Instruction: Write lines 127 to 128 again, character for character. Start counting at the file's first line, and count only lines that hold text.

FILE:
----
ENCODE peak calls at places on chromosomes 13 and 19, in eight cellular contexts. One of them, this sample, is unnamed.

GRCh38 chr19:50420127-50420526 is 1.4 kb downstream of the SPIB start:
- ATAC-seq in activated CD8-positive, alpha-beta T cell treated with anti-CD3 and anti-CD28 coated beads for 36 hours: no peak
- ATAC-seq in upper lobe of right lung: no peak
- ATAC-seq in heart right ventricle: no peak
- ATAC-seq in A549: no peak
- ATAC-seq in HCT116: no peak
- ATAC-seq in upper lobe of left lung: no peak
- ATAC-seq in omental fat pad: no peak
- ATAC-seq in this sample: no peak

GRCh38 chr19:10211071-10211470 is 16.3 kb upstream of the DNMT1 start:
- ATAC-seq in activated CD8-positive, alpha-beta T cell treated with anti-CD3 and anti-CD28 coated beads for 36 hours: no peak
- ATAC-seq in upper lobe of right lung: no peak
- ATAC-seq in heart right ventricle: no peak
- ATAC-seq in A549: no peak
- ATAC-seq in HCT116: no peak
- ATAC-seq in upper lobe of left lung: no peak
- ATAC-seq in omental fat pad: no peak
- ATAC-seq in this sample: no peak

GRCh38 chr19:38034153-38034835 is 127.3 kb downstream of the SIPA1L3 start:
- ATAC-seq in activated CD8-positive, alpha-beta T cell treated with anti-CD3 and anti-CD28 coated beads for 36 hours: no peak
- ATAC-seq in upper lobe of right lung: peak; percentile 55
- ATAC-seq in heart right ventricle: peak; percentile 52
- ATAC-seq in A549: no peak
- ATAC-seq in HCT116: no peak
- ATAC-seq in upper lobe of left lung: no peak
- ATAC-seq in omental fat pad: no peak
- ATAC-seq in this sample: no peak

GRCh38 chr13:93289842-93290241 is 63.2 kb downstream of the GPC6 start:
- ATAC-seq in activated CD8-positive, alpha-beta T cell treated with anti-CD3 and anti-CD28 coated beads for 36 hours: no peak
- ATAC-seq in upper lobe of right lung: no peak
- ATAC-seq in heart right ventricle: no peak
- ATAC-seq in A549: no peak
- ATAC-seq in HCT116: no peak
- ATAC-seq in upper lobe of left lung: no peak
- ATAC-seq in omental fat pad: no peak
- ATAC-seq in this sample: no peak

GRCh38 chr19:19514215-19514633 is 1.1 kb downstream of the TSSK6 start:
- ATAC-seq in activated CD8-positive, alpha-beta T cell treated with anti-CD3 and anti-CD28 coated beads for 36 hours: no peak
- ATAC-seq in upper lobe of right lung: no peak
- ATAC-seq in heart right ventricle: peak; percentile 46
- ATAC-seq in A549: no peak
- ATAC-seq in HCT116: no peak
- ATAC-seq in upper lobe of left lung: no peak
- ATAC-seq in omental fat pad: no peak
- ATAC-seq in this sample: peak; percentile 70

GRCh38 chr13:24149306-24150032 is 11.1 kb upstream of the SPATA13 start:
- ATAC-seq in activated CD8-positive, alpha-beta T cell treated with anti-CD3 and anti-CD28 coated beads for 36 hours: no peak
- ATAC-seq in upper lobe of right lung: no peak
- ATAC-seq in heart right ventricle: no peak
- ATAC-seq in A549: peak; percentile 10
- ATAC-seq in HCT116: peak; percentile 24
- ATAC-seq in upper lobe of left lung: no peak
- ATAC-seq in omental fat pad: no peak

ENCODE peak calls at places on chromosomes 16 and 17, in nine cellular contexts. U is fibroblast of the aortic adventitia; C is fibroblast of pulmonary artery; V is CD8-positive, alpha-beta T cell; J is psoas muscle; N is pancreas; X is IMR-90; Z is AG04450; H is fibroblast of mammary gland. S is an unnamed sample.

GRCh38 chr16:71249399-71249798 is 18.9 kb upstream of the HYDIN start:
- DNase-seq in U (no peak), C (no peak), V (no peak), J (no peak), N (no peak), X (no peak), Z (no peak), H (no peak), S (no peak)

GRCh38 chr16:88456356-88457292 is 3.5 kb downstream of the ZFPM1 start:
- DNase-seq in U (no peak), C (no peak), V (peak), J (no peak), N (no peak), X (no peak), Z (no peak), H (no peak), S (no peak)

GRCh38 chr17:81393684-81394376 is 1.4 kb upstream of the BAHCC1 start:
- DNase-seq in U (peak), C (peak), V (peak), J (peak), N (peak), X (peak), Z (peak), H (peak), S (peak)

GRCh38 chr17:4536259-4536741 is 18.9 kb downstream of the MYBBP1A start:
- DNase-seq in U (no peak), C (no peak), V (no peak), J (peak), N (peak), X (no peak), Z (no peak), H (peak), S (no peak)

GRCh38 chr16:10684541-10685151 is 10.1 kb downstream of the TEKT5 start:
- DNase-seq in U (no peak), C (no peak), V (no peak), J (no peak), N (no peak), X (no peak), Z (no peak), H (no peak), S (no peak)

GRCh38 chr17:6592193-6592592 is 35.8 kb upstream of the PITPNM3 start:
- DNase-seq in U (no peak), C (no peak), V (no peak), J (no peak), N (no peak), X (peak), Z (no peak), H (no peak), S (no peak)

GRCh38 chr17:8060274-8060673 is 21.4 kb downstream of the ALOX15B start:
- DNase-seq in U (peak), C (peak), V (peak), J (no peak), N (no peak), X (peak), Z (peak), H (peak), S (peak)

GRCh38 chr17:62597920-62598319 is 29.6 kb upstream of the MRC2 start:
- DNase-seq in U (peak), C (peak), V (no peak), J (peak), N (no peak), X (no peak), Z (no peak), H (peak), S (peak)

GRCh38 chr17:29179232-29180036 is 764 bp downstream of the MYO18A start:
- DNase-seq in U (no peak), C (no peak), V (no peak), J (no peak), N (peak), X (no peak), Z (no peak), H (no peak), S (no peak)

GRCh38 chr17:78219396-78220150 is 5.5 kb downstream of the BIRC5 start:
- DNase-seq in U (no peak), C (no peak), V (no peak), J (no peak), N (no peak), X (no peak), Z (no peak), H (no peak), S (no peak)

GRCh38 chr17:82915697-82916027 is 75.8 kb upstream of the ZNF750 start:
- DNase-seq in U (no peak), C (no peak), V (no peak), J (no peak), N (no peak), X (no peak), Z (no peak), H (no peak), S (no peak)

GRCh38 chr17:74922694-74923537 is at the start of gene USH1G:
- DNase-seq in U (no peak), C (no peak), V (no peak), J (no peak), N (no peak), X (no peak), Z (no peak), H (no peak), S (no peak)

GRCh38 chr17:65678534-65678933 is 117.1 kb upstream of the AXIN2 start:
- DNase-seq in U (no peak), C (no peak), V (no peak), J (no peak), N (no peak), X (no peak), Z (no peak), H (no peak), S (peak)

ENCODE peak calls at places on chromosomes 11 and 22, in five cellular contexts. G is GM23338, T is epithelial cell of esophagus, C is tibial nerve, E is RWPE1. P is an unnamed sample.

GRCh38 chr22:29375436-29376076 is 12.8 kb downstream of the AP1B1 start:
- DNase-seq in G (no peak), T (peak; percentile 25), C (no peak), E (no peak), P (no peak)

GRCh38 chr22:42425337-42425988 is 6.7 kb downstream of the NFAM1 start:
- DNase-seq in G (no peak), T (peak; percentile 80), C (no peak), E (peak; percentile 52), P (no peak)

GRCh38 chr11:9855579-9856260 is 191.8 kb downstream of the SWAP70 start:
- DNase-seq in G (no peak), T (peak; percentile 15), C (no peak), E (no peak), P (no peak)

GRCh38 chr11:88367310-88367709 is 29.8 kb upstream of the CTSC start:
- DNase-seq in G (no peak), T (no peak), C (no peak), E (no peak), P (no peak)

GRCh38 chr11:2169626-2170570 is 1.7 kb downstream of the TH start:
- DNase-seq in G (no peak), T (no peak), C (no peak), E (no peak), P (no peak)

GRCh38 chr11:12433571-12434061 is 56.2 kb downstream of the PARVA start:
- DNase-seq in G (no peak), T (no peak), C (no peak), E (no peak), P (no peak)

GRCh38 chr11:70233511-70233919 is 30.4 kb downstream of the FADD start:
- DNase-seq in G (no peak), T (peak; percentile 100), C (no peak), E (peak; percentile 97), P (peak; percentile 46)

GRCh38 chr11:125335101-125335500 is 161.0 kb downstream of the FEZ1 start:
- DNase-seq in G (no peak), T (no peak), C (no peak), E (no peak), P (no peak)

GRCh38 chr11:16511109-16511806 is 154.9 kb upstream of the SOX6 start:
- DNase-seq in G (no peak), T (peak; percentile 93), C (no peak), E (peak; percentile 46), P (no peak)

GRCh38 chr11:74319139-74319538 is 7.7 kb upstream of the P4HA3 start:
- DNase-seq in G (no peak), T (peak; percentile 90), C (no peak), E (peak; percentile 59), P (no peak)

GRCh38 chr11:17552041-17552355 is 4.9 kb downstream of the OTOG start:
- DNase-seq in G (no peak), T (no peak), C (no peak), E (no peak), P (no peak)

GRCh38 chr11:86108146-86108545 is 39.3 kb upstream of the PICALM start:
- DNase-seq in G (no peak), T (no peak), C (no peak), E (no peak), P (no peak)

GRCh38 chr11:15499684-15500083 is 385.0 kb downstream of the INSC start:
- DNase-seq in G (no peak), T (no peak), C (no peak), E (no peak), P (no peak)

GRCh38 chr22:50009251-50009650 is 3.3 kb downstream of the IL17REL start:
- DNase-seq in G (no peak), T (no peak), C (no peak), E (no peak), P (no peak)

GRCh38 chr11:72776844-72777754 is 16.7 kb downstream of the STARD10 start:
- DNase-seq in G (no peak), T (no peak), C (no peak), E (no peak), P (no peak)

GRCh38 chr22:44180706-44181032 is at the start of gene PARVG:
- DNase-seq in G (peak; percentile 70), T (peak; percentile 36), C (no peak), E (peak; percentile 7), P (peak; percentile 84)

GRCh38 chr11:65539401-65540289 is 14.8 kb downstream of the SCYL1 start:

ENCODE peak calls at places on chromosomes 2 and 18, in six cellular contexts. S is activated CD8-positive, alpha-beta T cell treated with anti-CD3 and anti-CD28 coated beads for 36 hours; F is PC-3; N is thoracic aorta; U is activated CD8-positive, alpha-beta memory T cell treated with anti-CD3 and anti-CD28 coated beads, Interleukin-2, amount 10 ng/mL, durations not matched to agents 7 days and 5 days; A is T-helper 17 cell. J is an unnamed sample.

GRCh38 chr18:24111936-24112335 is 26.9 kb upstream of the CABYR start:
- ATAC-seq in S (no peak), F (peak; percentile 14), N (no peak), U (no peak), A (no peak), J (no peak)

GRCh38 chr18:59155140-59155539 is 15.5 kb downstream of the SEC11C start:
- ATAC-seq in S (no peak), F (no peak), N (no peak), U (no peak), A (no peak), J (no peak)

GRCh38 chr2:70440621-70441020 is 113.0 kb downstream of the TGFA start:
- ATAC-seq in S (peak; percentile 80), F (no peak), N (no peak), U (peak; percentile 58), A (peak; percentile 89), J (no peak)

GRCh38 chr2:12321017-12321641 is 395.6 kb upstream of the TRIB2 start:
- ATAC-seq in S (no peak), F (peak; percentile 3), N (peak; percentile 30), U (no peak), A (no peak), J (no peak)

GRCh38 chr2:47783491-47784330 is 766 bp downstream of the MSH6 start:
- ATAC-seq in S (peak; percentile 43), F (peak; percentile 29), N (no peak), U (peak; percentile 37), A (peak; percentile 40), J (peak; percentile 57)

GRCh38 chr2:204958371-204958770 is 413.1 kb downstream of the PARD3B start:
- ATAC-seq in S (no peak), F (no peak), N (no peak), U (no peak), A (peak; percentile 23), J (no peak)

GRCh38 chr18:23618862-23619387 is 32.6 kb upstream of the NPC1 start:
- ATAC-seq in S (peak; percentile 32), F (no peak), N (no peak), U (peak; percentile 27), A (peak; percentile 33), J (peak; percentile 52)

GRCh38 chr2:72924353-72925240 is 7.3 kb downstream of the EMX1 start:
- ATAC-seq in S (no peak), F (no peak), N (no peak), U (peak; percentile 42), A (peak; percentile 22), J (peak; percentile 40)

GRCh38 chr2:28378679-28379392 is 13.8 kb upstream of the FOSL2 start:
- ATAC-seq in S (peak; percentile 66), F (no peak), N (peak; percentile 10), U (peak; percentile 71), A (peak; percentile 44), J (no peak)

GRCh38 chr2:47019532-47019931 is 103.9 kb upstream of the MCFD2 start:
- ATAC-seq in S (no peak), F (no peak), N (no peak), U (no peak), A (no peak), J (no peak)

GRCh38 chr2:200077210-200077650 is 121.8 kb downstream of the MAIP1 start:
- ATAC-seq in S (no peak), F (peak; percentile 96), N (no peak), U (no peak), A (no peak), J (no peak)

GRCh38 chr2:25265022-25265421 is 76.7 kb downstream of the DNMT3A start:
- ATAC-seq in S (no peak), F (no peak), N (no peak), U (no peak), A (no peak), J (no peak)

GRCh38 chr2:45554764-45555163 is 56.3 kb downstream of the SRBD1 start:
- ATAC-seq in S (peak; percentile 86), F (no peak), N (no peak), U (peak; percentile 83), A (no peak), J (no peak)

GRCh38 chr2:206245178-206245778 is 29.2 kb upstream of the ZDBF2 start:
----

GRCh38 chr2:204958371-204958770 is 413.1 kb downstream of the PARD3B start:
- ATAC-seq in S (no peak), F (no peak), N (no peak), U (no peak), A (peak; percentile 23), J (no peak)